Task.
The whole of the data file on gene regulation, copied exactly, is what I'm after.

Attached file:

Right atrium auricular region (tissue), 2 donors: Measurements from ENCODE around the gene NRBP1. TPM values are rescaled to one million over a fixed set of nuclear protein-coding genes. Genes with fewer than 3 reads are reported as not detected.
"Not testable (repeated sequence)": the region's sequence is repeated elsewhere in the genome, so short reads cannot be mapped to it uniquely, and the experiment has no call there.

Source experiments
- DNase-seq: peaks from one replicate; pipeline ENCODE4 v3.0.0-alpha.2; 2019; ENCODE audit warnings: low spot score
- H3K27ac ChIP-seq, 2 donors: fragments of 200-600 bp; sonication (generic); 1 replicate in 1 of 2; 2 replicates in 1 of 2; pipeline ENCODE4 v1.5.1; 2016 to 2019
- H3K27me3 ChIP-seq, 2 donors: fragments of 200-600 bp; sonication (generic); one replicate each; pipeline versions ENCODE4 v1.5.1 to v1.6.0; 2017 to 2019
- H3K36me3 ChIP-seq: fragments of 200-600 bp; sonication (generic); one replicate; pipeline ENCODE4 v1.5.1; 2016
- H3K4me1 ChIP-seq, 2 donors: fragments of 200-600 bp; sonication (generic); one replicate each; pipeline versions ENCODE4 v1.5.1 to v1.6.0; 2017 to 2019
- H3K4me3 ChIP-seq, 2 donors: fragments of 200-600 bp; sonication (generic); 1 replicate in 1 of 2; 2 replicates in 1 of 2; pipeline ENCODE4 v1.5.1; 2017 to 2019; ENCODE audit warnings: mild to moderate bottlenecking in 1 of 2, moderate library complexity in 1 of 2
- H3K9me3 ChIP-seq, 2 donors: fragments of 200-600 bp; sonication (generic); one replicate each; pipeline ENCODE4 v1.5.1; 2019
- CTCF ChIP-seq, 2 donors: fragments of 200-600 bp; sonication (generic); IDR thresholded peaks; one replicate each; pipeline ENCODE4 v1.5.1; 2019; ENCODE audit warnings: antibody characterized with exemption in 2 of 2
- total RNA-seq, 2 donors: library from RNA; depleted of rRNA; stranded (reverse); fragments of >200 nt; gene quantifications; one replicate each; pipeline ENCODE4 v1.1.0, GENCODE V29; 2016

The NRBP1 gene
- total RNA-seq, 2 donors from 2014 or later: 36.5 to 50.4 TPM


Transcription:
Right atrium auricular region (tissue), 2 donors: Measurements from ENCODE around the gene NRBP1. TPM values are rescaled to one million over a fixed set of nuclear protein-coding genes. Genes with fewer than 3 reads are reported as not detected.
"Not testable (repeated sequence)": the region's sequence is repeated elsewhere in the genome, so short reads cannot be mapped to it uniquely, and the experiment has no call there.

Source experiments
- DNase-seq: peaks from one replicate; pipeline ENCODE4 v3.0.0-alpha.2; 2019; ENCODE audit warnings: low spot score
- H3K27ac ChIP-seq, 2 donors: fragments of 200-600 bp; sonication (generic); 1 replicate in 1 of 2; 2 replicates in 1 of 2; pipeline ENCODE4 v1.5.1; 2016 to 2019
- H3K27me3 ChIP-seq, 2 donors: fragments of 200-600 bp; sonication (generic); one replicate each; pipeline versions ENCODE4 v1.5.1 to v1.6.0; 2017 to 2019
- H3K36me3 ChIP-seq: fragments of 200-600 bp; sonication (generic); one replicate; pipeline ENCODE4 v1.5.1; 2016
- H3K4me1 ChIP-seq, 2 donors: fragments of 200-600 bp; sonication (generic); one replicate each; pipeline versions ENCODE4 v1.5.1 to v1.6.0; 2017 to 2019
- H3K4me3 ChIP-seq, 2 donors: fragments of 200-600 bp; sonication (generic); 1 replicate in 1 of 2; 2 replicates in 1 of 2; pipeline ENCODE4 v1.5.1; 2017 to 2019; ENCODE audit warnings: mild to moderate bottlenecking in 1 of 2, moderate library complexity in 1 of 2
- H3K9me3 ChIP-seq, 2 donors: fragments of 200-600 bp; sonication (generic); one replicate each; pipeline ENCODE4 v1.5.1; 2019
- CTCF ChIP-seq, 2 donors: fragments of 200-600 bp; sonication (generic); IDR thresholded peaks; one replicate each; pipeline ENCODE4 v1.5.1; 2019; ENCODE audit warnings: antibody characterized with exemption in 2 of 2
- total RNA-seq, 2 donors: library from RNA; depleted of rRNA; stranded (reverse); fragments of >200 nt; gene quantifications; one replicate each; pipeline ENCODE4 v1.1.0, GENCODE V29; 2016

The NRBP1 gene
- total RNA-seq, 2 donors from 2014 or later: 36.5 to 50.4 TPM